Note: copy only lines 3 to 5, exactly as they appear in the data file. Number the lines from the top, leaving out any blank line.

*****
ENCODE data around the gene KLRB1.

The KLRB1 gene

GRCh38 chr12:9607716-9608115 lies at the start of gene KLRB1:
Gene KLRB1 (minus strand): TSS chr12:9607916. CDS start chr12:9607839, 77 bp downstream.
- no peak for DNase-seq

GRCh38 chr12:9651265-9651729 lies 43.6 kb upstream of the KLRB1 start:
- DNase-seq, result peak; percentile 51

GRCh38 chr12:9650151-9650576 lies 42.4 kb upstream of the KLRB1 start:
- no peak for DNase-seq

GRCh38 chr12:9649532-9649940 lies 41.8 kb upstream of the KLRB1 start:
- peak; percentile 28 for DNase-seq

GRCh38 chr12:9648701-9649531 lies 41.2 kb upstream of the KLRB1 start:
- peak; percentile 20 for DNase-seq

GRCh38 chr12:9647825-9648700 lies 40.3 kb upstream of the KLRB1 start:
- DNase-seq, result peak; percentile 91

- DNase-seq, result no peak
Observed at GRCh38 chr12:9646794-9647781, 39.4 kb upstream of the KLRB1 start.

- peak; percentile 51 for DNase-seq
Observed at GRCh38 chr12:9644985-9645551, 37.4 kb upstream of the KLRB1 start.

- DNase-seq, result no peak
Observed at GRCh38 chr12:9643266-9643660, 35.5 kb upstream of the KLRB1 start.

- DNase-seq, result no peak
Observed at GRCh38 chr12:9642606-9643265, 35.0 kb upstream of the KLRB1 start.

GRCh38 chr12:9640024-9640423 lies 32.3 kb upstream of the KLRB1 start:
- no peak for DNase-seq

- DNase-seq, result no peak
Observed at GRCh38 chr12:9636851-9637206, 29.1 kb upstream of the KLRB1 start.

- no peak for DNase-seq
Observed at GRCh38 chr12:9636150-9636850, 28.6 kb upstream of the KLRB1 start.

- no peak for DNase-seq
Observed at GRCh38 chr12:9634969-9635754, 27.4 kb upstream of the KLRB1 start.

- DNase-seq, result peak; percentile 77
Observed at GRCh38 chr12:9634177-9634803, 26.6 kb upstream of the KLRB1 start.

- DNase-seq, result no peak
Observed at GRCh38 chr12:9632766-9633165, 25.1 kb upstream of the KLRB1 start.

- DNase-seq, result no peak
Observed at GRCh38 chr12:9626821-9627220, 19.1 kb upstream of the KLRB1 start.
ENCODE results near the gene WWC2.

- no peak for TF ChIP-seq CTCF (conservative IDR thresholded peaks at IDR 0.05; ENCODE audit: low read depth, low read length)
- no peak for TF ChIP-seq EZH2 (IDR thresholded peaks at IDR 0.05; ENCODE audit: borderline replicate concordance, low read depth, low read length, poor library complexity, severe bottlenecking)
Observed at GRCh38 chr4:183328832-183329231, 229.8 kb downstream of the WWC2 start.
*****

GRCh38 chr12:9607716-9608115 lies at the start of gene KLRB1:
Gene KLRB1 (minus strand): TSS chr12:9607916. CDS start chr12:9607839, 77 bp downstream.
- no peak for DNase-seq